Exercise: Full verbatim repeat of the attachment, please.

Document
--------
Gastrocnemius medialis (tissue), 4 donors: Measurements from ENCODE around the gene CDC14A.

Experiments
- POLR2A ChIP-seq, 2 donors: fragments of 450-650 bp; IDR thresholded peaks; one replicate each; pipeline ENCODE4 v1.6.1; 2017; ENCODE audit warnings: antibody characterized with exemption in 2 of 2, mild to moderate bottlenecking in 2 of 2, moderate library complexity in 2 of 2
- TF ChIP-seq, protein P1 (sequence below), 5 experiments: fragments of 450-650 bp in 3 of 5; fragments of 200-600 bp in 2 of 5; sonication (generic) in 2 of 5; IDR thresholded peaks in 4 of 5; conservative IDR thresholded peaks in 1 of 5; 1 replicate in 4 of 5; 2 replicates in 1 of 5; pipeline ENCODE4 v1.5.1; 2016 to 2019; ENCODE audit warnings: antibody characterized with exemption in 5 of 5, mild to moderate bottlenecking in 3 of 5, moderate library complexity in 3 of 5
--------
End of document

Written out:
Gastrocnemius medialis (tissue), 4 donors: Measurements from ENCODE around the gene CDC14A.

Experiments
- POLR2A ChIP-seq, 2 donors: fragments of 450-650 bp; IDR thresholded peaks; one replicate each; pipeline ENCODE4 v1.6.1; 2017; ENCODE audit warnings: antibody characterized with exemption in 2 of 2, mild to moderate bottlenecking in 2 of 2, moderate library complexity in 2 of 2
- TF ChIP-seq, protein P1 (sequence below), 5 experiments: fragments of 450-650 bp in 3 of 5; fragments of 200-600 bp in 2 of 5; sonication (generic) in 2 of 5; IDR thresholded peaks in 4 of 5; conservative IDR thresholded peaks in 1 of 5; 1 replicate in 4 of 5; 2 replicates in 1 of 5; pipeline ENCODE4 v1.5.1; 2016 to 2019; ENCODE audit warnings: antibody characterized with exemption in 5 of 5, mild to moderate bottlenecking in 3 of 5, moderate library complexity in 3 of 5